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10.85 pass, then current record for a stock Corvette on drag
Take Care of Your Clutch--The Ranger Protocol The
driven aggressively, GM cars with manual transmissions and the LS1,
LS2, LS6, and LS7 engines sometimes fall prey to clutch pedal
issues during or following high-rpm shifts. For clarity sake,
driven “aggressively” means cars that are launched or see high-rpm
up-shifts or down-shifts. And consequential clutch problems affect
many brands of car besides GM and motorcycles too.
The general symptoms include a clutch pedal that
• Slow to return or lazy
• Hung mid-way up or
• Stuck to the floor
These misbehaviors are commonly called clutch pedal “woes.”
is a cliff-notes version of the written commentary that follows
After you launch the video, you can switch to HD and full-screen by
clicking the proper buttons in the embedded
the years various theories have been advanced on the root cause of
pedal woes. There is no broad agreement, but one fact does seem to
with pedal woes, replacing all clutch and hydraulic components with
new stock parts does not prevent a quick return of the same
symptoms in a car driven aggressively. And upon tear-down
inspection, none of the parts shows obvious failure.
After GM’s “replace all parts” approach failed to solve pedal woes
on my 2001 Z06, I sought an effective remedy on my own. Through
experimentation, I found that
keeping the clutch fluid fresh and clean prevented a recurrence of
pedal woes entirely.
Three Z06s and 700 passes at the drag strip later, my clutches have
behaved normally due to my keeping the clutch fluid clean, via to
the protocol I recommend.
I particularly want to thank George Westby, Director of the
Advanced Process Laboratory of Unovis Solutions, and his lead
engineer, Martin Anselm. They collaborated in the analysis of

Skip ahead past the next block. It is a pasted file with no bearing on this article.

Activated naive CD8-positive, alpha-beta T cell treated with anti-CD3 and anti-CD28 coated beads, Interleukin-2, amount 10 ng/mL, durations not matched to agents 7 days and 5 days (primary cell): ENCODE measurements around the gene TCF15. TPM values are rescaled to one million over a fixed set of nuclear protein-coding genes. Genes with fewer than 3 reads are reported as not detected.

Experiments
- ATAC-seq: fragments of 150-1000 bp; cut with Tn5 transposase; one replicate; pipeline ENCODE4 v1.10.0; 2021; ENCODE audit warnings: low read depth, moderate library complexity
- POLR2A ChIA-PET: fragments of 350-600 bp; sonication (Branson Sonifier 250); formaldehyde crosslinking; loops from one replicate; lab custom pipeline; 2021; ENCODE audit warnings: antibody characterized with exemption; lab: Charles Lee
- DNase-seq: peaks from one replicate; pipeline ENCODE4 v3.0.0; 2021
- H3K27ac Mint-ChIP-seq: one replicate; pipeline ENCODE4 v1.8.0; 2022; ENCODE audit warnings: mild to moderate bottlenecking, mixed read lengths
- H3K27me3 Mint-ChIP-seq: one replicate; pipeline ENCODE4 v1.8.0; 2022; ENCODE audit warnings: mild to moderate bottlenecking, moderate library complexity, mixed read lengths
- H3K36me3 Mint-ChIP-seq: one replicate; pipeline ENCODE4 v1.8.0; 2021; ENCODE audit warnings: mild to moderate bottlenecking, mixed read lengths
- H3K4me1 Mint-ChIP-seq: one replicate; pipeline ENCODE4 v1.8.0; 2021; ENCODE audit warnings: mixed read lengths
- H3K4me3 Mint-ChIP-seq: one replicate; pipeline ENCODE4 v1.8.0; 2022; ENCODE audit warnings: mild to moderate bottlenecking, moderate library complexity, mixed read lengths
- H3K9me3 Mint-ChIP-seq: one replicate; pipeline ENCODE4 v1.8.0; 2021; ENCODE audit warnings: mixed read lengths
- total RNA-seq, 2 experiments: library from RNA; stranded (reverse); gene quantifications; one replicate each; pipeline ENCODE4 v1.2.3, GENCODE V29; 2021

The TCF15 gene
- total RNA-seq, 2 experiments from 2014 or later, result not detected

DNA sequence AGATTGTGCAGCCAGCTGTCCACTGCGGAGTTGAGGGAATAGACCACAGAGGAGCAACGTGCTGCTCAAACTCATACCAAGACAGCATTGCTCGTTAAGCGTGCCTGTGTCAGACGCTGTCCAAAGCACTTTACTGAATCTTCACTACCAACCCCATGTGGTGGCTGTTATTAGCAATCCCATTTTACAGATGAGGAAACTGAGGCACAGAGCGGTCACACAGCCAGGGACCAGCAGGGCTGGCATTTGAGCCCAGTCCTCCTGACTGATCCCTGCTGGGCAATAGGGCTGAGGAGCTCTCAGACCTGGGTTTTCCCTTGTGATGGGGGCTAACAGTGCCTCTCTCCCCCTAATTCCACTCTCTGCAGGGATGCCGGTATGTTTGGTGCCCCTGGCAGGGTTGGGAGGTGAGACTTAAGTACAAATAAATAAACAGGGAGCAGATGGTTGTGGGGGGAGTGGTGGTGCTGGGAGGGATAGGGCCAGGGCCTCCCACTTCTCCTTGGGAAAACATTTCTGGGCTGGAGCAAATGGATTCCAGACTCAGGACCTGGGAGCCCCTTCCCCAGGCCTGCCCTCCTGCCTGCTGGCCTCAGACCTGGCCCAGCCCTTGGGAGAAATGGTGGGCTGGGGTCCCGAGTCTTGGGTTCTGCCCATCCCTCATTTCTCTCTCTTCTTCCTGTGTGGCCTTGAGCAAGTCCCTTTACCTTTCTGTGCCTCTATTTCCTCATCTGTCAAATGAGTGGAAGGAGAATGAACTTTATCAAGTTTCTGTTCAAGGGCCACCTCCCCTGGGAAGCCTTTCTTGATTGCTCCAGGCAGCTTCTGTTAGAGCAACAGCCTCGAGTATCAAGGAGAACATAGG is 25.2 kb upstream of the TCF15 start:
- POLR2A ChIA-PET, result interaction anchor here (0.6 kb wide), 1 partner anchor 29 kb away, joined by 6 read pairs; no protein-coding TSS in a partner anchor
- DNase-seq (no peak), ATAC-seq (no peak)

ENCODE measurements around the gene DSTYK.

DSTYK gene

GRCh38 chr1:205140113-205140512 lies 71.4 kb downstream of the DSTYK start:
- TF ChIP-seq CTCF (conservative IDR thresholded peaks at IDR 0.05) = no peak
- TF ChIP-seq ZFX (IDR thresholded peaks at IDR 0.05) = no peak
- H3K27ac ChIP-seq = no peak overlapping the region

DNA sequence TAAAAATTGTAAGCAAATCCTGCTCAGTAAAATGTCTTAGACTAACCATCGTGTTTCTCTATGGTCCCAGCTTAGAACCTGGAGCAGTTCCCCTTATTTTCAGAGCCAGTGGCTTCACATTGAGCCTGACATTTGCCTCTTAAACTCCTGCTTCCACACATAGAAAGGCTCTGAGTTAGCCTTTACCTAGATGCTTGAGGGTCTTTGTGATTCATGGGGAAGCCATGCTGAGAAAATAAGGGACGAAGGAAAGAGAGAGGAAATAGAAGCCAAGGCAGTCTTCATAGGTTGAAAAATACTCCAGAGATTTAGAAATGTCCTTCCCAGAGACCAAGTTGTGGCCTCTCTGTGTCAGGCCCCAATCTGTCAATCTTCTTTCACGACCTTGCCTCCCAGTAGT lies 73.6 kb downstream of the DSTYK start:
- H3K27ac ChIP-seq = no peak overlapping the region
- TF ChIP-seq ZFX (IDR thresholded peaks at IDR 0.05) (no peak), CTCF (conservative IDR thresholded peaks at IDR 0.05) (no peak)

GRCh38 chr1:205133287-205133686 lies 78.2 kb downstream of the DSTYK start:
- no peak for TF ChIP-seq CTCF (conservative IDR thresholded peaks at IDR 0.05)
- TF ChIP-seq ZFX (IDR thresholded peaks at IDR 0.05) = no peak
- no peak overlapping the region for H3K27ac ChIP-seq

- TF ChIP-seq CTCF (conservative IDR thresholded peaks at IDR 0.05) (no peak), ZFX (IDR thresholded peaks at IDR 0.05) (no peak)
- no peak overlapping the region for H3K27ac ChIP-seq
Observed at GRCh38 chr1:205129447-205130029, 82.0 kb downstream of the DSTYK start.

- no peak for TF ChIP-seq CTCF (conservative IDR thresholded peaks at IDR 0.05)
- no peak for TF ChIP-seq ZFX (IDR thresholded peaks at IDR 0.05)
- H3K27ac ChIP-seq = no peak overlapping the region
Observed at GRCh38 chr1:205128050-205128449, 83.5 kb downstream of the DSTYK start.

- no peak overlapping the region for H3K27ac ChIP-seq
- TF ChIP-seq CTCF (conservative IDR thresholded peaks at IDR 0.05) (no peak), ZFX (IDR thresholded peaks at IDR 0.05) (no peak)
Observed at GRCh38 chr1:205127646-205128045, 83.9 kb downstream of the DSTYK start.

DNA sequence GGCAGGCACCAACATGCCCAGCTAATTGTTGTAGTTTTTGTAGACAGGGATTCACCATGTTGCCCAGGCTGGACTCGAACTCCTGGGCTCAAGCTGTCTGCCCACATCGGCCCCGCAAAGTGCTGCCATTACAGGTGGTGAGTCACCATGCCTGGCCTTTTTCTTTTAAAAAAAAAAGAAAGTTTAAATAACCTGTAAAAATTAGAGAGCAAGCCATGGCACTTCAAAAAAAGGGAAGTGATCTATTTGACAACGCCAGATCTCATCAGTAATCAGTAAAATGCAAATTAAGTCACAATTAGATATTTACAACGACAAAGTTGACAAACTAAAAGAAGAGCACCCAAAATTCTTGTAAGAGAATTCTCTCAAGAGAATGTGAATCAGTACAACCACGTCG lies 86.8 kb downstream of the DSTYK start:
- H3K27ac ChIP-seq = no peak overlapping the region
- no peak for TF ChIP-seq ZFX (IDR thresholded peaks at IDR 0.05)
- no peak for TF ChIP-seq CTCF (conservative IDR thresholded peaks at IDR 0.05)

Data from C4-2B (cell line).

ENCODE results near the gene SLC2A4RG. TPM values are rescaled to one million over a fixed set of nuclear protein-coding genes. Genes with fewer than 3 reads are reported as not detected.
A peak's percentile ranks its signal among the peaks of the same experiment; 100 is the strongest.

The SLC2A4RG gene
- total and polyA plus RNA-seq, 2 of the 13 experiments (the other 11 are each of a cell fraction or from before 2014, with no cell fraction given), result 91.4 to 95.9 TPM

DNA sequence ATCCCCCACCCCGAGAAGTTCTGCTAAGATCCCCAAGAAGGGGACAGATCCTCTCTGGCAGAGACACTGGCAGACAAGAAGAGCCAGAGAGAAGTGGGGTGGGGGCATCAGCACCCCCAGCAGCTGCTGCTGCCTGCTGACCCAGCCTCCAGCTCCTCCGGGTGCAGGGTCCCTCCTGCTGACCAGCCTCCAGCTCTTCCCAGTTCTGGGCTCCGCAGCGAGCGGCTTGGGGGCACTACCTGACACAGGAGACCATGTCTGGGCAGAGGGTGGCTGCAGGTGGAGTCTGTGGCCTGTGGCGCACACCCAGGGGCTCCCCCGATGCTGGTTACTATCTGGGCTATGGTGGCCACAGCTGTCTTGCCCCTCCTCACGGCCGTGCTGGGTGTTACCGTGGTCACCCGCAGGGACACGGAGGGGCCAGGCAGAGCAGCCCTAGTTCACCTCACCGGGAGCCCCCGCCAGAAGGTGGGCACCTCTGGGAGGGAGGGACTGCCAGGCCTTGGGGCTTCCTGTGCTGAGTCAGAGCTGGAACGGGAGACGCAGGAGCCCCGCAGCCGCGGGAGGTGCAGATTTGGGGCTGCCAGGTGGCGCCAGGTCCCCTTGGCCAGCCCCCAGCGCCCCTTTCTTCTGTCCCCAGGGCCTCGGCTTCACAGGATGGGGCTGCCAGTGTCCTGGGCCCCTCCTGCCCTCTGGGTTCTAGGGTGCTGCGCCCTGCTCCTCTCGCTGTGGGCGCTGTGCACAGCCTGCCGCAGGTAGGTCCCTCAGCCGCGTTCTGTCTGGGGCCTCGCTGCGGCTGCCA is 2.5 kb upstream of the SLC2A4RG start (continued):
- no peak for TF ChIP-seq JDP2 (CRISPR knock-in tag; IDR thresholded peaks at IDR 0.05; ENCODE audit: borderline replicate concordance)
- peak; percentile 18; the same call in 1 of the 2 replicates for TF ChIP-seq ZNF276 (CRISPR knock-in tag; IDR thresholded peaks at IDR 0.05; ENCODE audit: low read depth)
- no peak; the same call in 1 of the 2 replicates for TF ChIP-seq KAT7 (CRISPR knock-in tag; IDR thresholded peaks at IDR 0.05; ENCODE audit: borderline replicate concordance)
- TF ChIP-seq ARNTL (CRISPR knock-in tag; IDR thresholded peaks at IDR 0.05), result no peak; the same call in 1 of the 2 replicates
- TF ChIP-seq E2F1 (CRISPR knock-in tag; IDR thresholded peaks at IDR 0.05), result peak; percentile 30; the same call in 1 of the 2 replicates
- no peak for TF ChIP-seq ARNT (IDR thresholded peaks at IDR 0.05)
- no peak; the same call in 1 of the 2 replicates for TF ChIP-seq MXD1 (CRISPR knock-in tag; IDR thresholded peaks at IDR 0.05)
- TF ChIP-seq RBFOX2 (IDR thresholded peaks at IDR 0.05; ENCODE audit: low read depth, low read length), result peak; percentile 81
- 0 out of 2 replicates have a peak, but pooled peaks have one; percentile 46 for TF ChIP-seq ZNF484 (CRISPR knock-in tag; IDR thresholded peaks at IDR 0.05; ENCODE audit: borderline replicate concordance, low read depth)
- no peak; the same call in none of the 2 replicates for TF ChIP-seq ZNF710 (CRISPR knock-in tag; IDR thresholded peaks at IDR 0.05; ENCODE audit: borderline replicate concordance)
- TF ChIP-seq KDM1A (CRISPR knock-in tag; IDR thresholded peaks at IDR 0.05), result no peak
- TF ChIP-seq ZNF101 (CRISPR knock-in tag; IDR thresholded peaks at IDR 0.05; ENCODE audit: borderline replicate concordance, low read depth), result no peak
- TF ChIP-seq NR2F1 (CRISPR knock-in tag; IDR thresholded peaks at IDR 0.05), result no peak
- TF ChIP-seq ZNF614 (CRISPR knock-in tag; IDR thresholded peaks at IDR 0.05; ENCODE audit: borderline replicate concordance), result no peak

clutch fluid and clutch dust samples, which I sent them from 2006
Click this link to open a copy of the Unovis Lab
That report forms an important basis for concluding that clutch
dust is infusing the clutch fluid of aggressively driven cars. And
it is clutch dust that, if allowed to accumulate, constitutes an
abrasive that damages integrity of seals in the hydraulics.
The good news is that we have figured out the root cause. That
means the preventative maintenance (frequent swaps of the fluid via
the master cylinder reservoir) definitely works. It also explains
why, if [B]the seals are already damaged[/B] by clutch dust, no
amount of clean fluid will heal them. The crucial element is
prevention, never allowing the clutch dust to accumulate in the
fluid. The tell of its presence is [I]murkiness or cloudiness[/I].
So don’t allow the fluid to stay murky.
I think water entering the fluid via heat-cool cycles plays a roll
in clutch pedal issues. So frequent changes of the clutch fluid
ought to be part of routine maintenance for owners who don’t do
aggressive launch or shifts.
Hope the video helps more owners avoid the trouble and expense of
clutch pedal issues…and helps GM further reduce warranty claims for
clutch issues easily avoided by preventative maintenance. The
routine I personally follow costs about $20 and two hours of my
time per year. That’s a small investment with a big return in
reliability and driving pleasure.
Does the Clutch Fluid Have to Do with Pedal
simple answer is the ravage of heat and water and clutch dust.
Clutch fluid is actually brake fluid. It degrades when subjected
(1) high heat produced during aggressive driving
(2) water absorbed via condensation from heat-cool cycles
(3) infusion by abrasive clutch dust that circumvents the main
heated enough, degraded fluid will boil its water content and emit
a gas (steam). In the hydraulic system gas, unlike fluid,
compresses under pressure and causes malfunction of parts that